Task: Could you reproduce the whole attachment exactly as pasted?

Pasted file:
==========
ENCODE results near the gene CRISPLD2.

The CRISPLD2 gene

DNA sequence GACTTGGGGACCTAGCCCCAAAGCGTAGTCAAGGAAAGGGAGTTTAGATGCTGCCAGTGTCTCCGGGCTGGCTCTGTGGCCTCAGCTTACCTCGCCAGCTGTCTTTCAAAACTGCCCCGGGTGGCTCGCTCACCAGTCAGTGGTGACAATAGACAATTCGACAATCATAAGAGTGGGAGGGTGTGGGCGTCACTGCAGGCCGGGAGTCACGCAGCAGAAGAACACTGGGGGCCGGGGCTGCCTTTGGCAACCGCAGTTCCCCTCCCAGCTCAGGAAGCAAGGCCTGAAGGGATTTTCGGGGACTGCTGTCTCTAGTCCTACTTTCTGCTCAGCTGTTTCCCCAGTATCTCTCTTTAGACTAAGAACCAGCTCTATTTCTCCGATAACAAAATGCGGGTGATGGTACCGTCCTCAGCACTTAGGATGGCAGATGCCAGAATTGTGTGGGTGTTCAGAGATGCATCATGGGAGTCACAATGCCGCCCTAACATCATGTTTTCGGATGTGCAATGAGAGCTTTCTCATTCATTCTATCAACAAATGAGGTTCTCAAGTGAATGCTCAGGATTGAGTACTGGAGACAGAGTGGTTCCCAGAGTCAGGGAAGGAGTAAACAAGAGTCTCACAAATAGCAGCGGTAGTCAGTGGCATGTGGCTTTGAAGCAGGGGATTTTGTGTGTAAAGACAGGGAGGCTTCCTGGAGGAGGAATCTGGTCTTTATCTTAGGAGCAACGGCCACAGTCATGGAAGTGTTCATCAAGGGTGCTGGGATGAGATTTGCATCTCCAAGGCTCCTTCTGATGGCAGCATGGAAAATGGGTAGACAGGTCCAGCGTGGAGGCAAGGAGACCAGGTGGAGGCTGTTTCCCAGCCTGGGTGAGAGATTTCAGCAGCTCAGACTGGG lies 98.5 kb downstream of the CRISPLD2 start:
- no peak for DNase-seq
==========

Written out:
ENCODE results near the gene CRISPLD2.

The CRISPLD2 gene

DNA sequence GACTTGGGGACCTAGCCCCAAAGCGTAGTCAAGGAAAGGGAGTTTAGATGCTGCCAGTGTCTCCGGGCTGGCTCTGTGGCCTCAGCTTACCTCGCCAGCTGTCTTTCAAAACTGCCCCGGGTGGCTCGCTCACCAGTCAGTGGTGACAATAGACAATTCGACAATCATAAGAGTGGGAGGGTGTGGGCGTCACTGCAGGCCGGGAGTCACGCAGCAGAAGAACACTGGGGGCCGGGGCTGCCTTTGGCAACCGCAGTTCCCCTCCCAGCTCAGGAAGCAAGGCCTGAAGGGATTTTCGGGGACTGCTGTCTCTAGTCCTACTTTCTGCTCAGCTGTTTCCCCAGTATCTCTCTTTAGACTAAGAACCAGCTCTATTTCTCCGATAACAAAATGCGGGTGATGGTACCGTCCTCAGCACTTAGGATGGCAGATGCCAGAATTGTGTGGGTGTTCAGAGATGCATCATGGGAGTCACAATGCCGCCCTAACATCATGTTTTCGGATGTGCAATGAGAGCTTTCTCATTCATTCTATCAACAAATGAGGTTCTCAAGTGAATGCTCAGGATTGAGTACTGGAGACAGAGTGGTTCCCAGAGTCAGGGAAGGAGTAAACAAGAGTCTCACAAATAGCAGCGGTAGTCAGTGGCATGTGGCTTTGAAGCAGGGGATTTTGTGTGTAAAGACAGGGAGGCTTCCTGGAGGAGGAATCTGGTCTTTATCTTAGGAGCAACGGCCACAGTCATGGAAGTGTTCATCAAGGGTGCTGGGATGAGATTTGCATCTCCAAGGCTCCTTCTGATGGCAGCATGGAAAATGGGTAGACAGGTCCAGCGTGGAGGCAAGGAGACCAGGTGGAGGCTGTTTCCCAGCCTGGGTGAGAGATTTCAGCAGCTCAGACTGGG lies 98.5 kb downstream of the CRISPLD2 start:
- no peak for DNase-seq